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38 Other Information (RC flying)


This article is from the Radio Control (R/C) Flying FAQ, by Shamim Mohamed shamim@math.isu.edu with numerous contributions by others.

38 Other Information (RC flying)


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Carbon fiber tow, rods and strips; glass cloth, kevlar, Spectra, rohacell.

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Glass fabrics, resins etc.

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CF, glass cloth, rohacell, kevlar. Recommended by some for good prices and
lighweight materials.


Tuned pipes are a means of boosting the power of two stroke engines.
They are not all things to all engines, but when properly set up they can
be very effective.
If you have ever played a note by blowing over the end of a piece of
tubing, you are using the principle involved. This is that any tube has a
natural resonant frequency, usually dependant on its length, and the
speed of sound in air. This means that some oscillations will die away
quickly, but one in the right range will resonate, and be strengthened in
force, when the wave---length matches the resonant length of the tube.
As a pressure wave in the sound reaches the end of the pipe, a reflection
is set up, and moves back up the tube. This occurs at the end, whether
open or closed, and at changes of section or taper. Now, if we arrange a
length of pipe as a muffler for a two stroke engine, we will find that at
a certain rpm, the pipe will resonate, and boost the engine's rpm up.
This is because the reflected pressure wave arrives at the exhaust port
just in time to push some fuel/air mixture that was about to be lost out
the port (due to timing overlap), back into the cylinder, where it will
be burnt, producing more power than without the pipe. All we have to do
is arrange the length of the pipe so that the boost in rpm occurs at a
rev range that is useful to us with the relevant load (propeller). It
may be that the engine cannot produce enough power to turn the fitted
prop at a useful speed. Some engines have port timimg that cannot benefit
usefully from any pipe.
The major factor in setting up a pipe is the length for a given
propeller and rpm range---some examples are given later. Some different
designs of pipes will produce different lengths, because of the effects
of diameter, taper angle and type of end reflector. Many pipes also have
a muffled section which hides the rear cone or reflector's shape. Here
are the basic questions to ask yourself before trying a pipe:
is the engine likely to benefit---if it is a sport type engine, less
likely, but ask around. If it has a name for power (eg ROSSIs, YS, the
hotter OS) almost certainly.
is the aircraft capable of handling extra speed?
is the pilot capable of handling extra speed?
what prop and rpm range are you aiming at?
Let's get started. Record the static rpm on the prop of your choice
with a muffler before doing anything else, so we know where we are
starting from. Try to get a starting point for the length from a similar
set up if possible, and fit your pipe. If you have a choice, get a header
that is a bit (1") longer than you think you need---it is easier to
shorten than lengthen the header. Now start the engine and tune for
slightly rich from peak revs. Note that this may require a richer setting
than usual, as we (hopefully) are producing more power than before. If we
have fewer revs than with a muffler, something is wrong---if your mixture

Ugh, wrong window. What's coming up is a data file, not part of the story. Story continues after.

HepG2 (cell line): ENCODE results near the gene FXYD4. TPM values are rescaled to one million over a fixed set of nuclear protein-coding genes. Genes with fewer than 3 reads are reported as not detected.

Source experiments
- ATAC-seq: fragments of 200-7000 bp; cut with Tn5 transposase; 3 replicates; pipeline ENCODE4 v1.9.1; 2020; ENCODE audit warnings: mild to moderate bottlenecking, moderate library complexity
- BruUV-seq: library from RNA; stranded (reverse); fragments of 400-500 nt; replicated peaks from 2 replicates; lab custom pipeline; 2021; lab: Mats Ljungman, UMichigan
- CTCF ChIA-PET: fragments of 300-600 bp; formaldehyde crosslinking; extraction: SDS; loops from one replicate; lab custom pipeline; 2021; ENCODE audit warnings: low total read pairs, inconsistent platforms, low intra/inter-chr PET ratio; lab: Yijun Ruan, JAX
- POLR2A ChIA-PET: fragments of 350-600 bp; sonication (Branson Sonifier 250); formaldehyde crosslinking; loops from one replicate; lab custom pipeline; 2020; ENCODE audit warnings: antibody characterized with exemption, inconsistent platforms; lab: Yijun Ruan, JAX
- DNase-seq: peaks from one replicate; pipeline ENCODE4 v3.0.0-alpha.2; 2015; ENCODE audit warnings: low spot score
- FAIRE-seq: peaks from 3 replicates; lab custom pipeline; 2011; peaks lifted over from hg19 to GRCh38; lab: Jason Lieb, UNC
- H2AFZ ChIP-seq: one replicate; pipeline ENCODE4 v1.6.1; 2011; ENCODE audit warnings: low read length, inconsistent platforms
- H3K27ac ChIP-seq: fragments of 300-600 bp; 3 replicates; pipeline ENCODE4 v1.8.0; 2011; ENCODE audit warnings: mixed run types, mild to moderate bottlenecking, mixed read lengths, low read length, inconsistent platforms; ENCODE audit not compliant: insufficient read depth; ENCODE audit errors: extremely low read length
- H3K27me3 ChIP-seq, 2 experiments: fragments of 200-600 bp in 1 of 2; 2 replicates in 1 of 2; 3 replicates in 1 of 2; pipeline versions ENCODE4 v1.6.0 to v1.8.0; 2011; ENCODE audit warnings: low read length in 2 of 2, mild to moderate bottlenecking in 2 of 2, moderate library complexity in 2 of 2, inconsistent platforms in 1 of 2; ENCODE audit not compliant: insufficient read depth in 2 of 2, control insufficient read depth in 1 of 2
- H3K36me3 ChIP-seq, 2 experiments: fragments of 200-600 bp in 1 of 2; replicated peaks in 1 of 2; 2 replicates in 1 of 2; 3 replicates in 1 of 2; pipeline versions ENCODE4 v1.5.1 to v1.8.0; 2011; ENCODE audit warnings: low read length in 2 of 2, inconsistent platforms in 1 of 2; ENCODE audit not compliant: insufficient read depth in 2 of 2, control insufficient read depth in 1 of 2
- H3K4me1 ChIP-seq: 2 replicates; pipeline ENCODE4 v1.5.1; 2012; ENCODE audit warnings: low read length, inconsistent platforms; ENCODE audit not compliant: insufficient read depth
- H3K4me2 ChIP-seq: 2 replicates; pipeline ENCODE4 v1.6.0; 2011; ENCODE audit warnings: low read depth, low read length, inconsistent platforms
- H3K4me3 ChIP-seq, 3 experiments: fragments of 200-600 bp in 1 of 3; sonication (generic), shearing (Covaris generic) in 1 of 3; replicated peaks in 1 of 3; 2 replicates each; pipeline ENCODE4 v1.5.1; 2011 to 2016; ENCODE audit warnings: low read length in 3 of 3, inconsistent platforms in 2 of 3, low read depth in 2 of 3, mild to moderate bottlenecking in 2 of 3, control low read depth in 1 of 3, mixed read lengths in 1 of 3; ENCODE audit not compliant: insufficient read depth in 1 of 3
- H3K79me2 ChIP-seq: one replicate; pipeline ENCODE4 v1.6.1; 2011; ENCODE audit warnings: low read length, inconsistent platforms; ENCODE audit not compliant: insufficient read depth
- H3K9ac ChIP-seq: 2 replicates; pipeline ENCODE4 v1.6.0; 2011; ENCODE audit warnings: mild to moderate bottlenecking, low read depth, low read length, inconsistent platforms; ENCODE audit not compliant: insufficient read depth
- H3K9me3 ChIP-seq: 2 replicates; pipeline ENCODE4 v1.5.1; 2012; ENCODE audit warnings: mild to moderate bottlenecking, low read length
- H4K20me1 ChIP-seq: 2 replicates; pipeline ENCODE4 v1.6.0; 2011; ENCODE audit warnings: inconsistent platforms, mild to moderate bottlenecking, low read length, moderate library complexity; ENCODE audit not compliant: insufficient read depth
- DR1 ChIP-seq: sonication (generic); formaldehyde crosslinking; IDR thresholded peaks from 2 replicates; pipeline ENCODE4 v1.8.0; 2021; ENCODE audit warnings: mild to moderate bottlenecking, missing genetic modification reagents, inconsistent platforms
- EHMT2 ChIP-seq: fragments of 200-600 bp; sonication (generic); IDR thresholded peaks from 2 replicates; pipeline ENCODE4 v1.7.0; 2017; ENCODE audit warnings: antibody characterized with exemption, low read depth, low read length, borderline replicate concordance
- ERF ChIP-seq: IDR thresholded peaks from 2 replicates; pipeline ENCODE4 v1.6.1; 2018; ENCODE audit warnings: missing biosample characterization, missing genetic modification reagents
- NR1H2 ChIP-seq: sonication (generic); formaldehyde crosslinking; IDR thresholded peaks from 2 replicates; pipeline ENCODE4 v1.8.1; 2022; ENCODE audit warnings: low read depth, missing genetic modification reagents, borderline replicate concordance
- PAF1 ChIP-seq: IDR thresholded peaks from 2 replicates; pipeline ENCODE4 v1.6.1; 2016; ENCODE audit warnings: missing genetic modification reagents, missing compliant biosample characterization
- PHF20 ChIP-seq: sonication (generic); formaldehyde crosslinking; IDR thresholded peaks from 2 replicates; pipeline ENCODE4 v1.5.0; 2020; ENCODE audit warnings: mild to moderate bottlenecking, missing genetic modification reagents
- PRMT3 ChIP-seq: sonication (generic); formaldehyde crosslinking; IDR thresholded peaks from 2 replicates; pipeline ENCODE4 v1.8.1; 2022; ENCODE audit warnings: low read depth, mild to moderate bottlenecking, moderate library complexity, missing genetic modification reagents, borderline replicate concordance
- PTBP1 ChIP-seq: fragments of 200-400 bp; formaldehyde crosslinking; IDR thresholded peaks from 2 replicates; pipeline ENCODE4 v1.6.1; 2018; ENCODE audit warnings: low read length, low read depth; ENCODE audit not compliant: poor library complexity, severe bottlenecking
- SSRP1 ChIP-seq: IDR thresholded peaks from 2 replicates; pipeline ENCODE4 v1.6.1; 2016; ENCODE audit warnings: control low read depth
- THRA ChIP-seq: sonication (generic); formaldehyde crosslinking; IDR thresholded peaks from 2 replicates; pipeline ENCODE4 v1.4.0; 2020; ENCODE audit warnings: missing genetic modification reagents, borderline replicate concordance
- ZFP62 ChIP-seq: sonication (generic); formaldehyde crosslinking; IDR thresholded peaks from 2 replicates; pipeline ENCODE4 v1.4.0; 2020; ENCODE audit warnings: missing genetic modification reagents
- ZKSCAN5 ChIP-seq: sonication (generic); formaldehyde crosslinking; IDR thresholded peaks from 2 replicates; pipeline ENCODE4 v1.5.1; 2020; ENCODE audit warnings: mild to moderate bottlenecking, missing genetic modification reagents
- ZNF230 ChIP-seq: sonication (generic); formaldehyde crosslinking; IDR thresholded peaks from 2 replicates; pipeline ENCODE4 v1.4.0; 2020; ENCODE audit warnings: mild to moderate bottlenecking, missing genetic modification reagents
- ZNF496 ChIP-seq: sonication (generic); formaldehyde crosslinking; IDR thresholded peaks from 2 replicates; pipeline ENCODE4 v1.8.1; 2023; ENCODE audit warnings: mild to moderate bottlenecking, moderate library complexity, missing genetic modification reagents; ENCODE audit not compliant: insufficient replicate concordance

is correct, the pipe is probably too long. Try shortening the header (or
pipe if more convenient) in 1/4" increments until the revs start to rise.
If the pipe is too short, the motor will run harshly, and the needle
setting will be unstable and critical---add 1/4" spacers between the
header and the pipe. Now to fly it. If it is not visibly faster in the
air, try a shallow dive. If there is a distinct jump in revs and speed,
the pipe is too short, and the `coming on' is caused by the prop
unloading in the dive and coming up to a resonant rpm. If however the
dive produces no change, but the vertical performance is better, the pipe
is too long. Note that the references to `short' and `long' are
relative---the pipe cannot improve the speed over all rpm ranges, and you
will have to decide what the most appropriate compromise for your case is
yourself. Most fliers do not need to have the engine speed up while
descending, only to slow down in level and upward flight, so most
adjustments will be aimed at improving level and upward flight.

Remember that pipes will vary in their boost and tolerance of
non-optimum length.
The lengths given below are from the exhaust port face to the high
point of the two cones of the pipe, or if muffled, usually to the point
where the muffled section joins the first cone.

           Prop        Length        Rpm
OS 46 SF   MA  10x6      345 mm     14000
OS 45 FSR  MA  9.5x6     305 mm     15000+                   (10x6 cut down)
OS 45 FSR  MA as above   305 mm     16200        (exhaust port lifted 1.0mm)
ROSSI .60  MK  11x7.5    375 mm
YS .45     MA  11x7.5    320 mm 

These examples used a variety of pipe makes, but I have found that MACS
pre-tuned pipes are hard to fault---i.e. they will come up straight away.
Some other types and makes of pipes will differ---GRAUPNER pipes will
give bigger boosts, but are MUCH more critical on almost every parameter
---length, prop, plug, fuel etc.

Dont forget to record what you try so you don't repeat mistakes or dead
ends in your trials. I have found good muffled pipes, properly set up,
frequently are quieter than mufflers, especially when set up long with
big props---the best result I have had was an OS 46 SF with a 12x6 and a
pipe about 40mm(1.5") longer than for a 10x6, measured about 85db (at
3m/10ft) over grass, and in the air it was inaudible if there was
anything else in the air.


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